Rally demands justice for Kayla Borden, Black woman arrested in police search for white, male driver


A month after Kayla Borden was pulled over and handcuffed by Halifax Regional Police, she still doesn’t understand what happened.

Borden, who is of African Nova Scotian and Jamaican descent, was driving home from her cousin’s house when she stopped to wait for a police car that pulled up next to her.

A few seconds later, she said five or six police cars surrounded her vehicle. A police officer pulled her out of the car and arrested her.

When she inquired why she had been arrested, officers told her they were in a high-speed chase with a white man in a Toyota. They let her go after an apology, but not before taking her licence, registration, and insurance information.

After filing a complaint with the police, Borden said they only released the names of some of the police officers.

“I’m still waiting to hear information about the incident and why this happened to me since they were looking for a completely different gender, and a completely different car,” said Borden.

The incident has left Borden with a lot of questions and waves of emotions where she says she sometimes doesn’t feel motivated to do anything.

“I’m not going to let it go. Too much of this is happening and it needs to stop now.”

Samm Reid, community youth worker and Masuma Khan, community organizer with Abolish Police, organized a gathering Friday at Murray Warrington Park to demand answers for Borden.

“Kayla is the sweetest, most supportive person,” said Reid. “As a community, for everyone that knows Kayla, it was heartbreaking to hear what happened to her and we were angry that what happened to her was not acknowledged by HRP.”

The love of Borden was clear at the gathering as people lined up to offer her words of support.

After speaking with Borden, Reid and Khan decided to focus on healing as a theme of the gathering.

There were passionate speakers, poetry, and song. Attendees were encouraged to make bubbles, draw with chalk, and participate in healing with tarot, stones, and music.

Both Reid and Khan met Borden through their shared love for art. Borden, who is a musician and community organizer, encouraged them to pursue their passion.

“She’s the most selfless person I know. … She’s inspired me to keep my art practice going, so it only seems fitting that art healing is the way we’re going about this too,” said Khan.

In the spirit of healing, Sylvia Parris-Drummond, CEO of the Delmore Buddy Daye Learning Centre, spoke about how the Black community is being impacted by racism and the resilience they have shown.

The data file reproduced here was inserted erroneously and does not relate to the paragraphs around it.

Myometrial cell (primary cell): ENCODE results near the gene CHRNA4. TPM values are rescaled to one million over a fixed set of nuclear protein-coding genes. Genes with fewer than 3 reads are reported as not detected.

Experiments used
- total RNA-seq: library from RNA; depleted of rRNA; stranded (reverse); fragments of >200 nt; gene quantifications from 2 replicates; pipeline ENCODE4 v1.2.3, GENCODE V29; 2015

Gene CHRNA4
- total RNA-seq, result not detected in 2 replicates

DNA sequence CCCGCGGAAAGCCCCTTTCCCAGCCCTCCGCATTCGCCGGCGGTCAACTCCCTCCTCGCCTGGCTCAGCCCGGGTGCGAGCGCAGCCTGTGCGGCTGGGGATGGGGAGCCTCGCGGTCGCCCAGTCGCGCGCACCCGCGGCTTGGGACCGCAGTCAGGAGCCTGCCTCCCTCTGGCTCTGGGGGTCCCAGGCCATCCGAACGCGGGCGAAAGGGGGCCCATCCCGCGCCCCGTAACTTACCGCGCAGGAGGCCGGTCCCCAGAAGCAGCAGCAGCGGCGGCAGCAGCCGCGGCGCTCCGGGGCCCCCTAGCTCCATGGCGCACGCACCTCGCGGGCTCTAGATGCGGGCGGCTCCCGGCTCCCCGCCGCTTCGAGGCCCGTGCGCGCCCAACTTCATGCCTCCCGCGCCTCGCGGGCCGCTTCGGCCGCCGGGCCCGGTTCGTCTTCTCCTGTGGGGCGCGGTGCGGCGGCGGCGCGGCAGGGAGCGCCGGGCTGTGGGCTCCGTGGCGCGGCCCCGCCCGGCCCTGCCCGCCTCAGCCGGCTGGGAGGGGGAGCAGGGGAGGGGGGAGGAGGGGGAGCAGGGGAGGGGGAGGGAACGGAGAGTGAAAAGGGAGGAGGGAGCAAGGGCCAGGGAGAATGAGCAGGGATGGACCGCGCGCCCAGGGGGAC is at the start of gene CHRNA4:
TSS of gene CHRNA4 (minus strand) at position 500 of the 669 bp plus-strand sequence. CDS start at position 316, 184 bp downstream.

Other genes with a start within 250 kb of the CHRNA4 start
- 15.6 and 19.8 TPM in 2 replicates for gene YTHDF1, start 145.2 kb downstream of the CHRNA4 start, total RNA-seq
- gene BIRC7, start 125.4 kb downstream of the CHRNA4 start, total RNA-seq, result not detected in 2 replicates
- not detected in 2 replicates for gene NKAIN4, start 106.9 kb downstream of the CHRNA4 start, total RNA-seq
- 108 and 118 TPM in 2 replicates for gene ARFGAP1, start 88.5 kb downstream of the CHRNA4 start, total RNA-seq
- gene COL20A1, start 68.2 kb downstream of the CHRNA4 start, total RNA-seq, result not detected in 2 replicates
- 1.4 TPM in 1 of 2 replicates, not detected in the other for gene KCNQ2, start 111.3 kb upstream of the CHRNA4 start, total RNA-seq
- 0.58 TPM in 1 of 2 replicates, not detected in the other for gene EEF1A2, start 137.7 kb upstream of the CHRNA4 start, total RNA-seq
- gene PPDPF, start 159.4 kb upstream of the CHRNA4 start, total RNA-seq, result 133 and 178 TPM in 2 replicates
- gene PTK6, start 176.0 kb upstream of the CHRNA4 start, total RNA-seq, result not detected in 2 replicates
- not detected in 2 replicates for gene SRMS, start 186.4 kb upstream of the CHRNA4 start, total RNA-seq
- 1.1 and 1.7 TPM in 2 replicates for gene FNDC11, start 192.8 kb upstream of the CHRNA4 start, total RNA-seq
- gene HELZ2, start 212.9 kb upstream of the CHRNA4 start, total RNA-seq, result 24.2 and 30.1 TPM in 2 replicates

She said Black people are facing inequities across many fields including the health, education, and justice systems. Incidents of racism often face pushback or are dismissed.

“In all of those times and yet often we’re supposed to come up with solutions,” she said. “I don’t know what the magic number is when we’ll finally be believed! But this is racism.”

Parris-Drummond said the way these inequities are addressed needs to change.

“I’m not asking people do stuff for us. … I’m saying with us but in informed ways.”

She proposed a day where all Black people can stay home and focus on healing, while people at institutions dedicate that day to make plans that empower Black people and give them leadership opportunities to work collaboratively towards change. That day is Sept. 21, the international day for peace.

“Let’s make a commitment to get something done and implemented by March 21, the international day for the elimination of racial discrimination,” she said.

An important issue the organizers also wanted to highlight is street checks.

“Police keep data on people they’re suspicious of so they can find them easier and they’re not allowed to do this,” said Reid.

She let the audience know that they can file an access of information request to obtain any records police may have on them through street checks.

It’s one way that people can stand against policing.

“We want to abolish the police in Halifax,” said Khan. “We need to reinvest this money in community services so that police don’t feel they have the power to abuse and harass BIPOC community members.”

Borden encouraged everyone to speak up if they encountered racial profiling or racism.

“We need to continue to fight … systematic racism and racism in general,” she said. “We need to be united and work together.”

Nebal Snan is a local journalism initiative reporter, a position funded by the federal government.